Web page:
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I read a bit about the bind implementation in JS ( from John Resig's book ) :

It looks something like this : ( jsbin)

#1Function.prototype.bind = function ()
#2{
#3    var fn = this,           
#4            args = Array.prototype.slice.call(arguments),
#5            object = args.shift();
#6
#7        return function ()
#8        {                    
#9            return fn.apply(object, args.concat(Array.prototype.slice.call(arguments)));  
#10       };
#11   };

And I can test it like this:

var myObject = {};

function myFunction()
{
    return this == myObject;
}


//--------- 
if (!myFunction()) alert("Context is not set yet"); //not set ye

var bindedFunction= myFunction.bind(myObject)

if (bindedFunction()) alert( "Context is set properly"); //set properly
//--------- 

However I have 2 question about the it :

Question #1

In Line #3 , the this is referes to the function which is executed , correct ? but isn't this suppose to be : "the object which holds the function" ?

If I do alert(this) inside the bind function , I see this :

function myFunction()
{
    return this == myObject;
}

Question #2

In line #9 , Why does the returned function is

  return function ()
        {                      
            return fn.apply ...
        };

and not

  return function ()
        {                      
           fn.apply ...
        };

I dont understand it :

the returned function creates a closure and should return a function which is only executing fn.apply(o....

I don't understand why it returns additional return : like in return fn.apply(o....

share|improve this question
    
Q2: because some bound functions may return something and you want to get it after you call it. So that return returns what myFunction returns – zerkms Apr 11 '13 at 10:59
up vote 2 down vote accepted

In the context (no pun intended) of Function.bind, this does indeed refer to the currently invoked function, not the "object" that might contain it as a method.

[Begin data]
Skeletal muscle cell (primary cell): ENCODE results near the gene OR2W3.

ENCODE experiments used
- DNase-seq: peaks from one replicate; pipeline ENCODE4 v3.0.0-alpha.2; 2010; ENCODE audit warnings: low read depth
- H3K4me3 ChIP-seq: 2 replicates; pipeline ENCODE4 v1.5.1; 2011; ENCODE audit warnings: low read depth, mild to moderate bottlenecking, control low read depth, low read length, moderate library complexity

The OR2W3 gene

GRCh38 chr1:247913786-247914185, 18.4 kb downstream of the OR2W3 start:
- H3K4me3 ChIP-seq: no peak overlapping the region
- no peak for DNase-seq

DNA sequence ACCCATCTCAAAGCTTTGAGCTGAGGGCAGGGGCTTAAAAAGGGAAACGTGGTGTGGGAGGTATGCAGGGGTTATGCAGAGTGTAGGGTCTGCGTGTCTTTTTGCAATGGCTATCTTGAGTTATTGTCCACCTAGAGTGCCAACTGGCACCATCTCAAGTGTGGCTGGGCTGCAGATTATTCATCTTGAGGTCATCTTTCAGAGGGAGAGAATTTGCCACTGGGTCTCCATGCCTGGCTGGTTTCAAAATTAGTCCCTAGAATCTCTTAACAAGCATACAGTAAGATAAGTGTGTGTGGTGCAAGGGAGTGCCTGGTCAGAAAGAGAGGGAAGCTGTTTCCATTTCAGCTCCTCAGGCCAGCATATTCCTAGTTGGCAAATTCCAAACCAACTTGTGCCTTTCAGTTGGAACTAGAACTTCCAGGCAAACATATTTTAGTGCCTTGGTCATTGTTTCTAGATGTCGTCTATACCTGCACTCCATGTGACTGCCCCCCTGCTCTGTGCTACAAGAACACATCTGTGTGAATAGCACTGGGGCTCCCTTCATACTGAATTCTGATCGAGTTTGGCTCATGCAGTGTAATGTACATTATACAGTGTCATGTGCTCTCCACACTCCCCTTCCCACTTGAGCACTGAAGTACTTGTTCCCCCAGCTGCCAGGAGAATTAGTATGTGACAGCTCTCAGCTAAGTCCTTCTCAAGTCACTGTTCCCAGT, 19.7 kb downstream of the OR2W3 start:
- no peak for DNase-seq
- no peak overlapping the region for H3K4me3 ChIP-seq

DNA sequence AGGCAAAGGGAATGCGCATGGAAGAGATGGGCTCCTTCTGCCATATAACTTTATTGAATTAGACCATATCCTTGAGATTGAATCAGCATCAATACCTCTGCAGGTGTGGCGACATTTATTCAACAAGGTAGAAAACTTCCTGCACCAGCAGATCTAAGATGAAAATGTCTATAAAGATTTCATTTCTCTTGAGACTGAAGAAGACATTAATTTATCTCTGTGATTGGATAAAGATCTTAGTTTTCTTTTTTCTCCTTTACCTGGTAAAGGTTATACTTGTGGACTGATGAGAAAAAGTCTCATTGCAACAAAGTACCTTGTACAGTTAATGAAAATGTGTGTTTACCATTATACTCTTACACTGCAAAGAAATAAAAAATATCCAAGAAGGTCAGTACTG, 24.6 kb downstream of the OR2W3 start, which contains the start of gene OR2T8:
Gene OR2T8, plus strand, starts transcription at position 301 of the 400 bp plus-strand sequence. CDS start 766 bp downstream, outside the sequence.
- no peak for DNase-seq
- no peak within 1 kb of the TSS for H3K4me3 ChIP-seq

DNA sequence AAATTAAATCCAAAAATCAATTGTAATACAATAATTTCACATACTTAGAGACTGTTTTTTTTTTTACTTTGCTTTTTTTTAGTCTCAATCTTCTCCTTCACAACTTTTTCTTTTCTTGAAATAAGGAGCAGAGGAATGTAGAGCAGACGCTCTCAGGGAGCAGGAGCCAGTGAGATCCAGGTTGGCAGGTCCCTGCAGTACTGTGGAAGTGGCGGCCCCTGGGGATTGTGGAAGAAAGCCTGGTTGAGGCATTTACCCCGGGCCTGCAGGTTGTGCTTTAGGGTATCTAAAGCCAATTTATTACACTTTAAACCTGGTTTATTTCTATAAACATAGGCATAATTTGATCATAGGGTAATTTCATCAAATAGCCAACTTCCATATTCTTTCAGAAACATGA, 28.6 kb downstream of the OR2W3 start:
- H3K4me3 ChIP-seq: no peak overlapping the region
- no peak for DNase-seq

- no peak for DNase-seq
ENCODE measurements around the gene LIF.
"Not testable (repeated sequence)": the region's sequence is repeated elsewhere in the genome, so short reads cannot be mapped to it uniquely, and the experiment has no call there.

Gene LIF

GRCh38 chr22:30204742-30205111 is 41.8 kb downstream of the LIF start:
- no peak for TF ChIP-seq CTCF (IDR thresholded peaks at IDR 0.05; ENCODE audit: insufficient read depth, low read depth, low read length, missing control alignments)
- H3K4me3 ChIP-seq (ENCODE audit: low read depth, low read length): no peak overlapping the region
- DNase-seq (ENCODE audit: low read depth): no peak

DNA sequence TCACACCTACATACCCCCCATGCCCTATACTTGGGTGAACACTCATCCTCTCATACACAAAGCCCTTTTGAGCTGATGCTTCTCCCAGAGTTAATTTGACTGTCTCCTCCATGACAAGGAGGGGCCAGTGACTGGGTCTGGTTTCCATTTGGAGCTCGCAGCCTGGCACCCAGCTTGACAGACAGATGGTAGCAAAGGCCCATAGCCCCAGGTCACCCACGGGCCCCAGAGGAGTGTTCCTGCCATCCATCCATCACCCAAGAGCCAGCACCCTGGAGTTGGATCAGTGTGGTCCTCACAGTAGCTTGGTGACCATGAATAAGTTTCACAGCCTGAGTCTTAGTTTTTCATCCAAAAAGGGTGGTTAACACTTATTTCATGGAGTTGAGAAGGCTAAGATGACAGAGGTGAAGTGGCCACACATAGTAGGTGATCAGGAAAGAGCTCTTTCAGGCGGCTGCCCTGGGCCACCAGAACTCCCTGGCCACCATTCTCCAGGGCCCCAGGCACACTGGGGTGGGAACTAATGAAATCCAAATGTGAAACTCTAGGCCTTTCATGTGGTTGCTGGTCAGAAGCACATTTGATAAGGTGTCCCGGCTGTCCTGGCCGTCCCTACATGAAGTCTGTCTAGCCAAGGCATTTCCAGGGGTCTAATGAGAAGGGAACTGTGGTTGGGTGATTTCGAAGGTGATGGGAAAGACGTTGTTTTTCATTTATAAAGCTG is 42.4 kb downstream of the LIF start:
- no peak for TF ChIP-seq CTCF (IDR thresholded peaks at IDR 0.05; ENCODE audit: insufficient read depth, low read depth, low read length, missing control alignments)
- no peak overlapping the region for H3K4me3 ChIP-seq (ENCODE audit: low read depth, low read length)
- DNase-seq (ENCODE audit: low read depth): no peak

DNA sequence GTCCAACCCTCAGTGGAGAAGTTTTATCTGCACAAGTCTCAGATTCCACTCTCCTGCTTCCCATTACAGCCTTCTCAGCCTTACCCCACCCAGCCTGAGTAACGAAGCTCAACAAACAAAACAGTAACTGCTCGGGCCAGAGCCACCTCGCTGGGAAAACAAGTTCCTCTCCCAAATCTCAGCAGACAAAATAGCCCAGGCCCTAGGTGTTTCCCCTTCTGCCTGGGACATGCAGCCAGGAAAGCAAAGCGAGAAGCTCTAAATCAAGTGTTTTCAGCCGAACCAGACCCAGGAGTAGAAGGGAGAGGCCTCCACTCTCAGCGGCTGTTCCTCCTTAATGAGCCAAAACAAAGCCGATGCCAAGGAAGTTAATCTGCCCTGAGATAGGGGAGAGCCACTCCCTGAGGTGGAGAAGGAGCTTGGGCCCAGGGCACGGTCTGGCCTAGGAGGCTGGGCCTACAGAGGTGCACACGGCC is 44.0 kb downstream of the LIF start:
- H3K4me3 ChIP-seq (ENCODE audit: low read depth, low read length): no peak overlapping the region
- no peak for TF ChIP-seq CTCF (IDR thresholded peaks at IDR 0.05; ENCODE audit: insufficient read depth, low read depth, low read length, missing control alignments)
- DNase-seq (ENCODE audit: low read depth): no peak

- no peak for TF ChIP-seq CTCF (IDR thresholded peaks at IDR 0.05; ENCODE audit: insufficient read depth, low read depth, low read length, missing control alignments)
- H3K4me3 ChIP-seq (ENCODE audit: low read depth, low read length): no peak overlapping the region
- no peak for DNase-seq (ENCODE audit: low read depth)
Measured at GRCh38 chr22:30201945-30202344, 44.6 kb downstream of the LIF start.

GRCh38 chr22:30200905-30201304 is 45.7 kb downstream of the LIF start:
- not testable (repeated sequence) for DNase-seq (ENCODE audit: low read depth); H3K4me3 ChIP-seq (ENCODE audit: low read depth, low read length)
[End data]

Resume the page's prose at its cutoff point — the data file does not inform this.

Remembering that functions are first class objects in JS, when you write

myFunction.bind()

then myFunction is the object and .bind is then a method of that object (inherited via Function.prototype), and then when you invoke it the normal rules apply - this === myFunction.

For q.2, the result of fn.apply is required so that the bound function can also return a result, just as the original function might have.

share|improve this answer
    
what about the question but isn't this suppose to be : "the object which holds the function" ? – Royi Namir Apr 11 '13 at 11:04
    
@RoyiNamir it's still true. The object that contains the bind method is the function, because it's part of Function.prototype. – Alnitak Apr 11 '13 at 11:05
1  
function == object ? – Royi Namir Apr 11 '13 at 11:05
    
@RoyiNamir yes, because functions are first-class objects in JS. – Alnitak Apr 11 '13 at 11:06
    
We agree that fn.apply(object, arg.... is executing the function immediatly ? – Royi Namir Apr 11 '13 at 11:12

but isn't this suppose to be : "the object which holds the function" ?

No. This is because internally fn.bind(obj) is invoked like this:

Function.bind.call(fn, window, obj)

Therefore, this refers to fn.

I don't understand why it returns additional return : like in return fn.apply(o....

The function .bind() is meant to return a function that, when invoked, "proxies" the return value from your given function, i.e. myFunction. If not, it would always return undefined.

share|improve this answer

The answer to #2 is that the bound function should return whatever the original function returns, so it needs a return statement.

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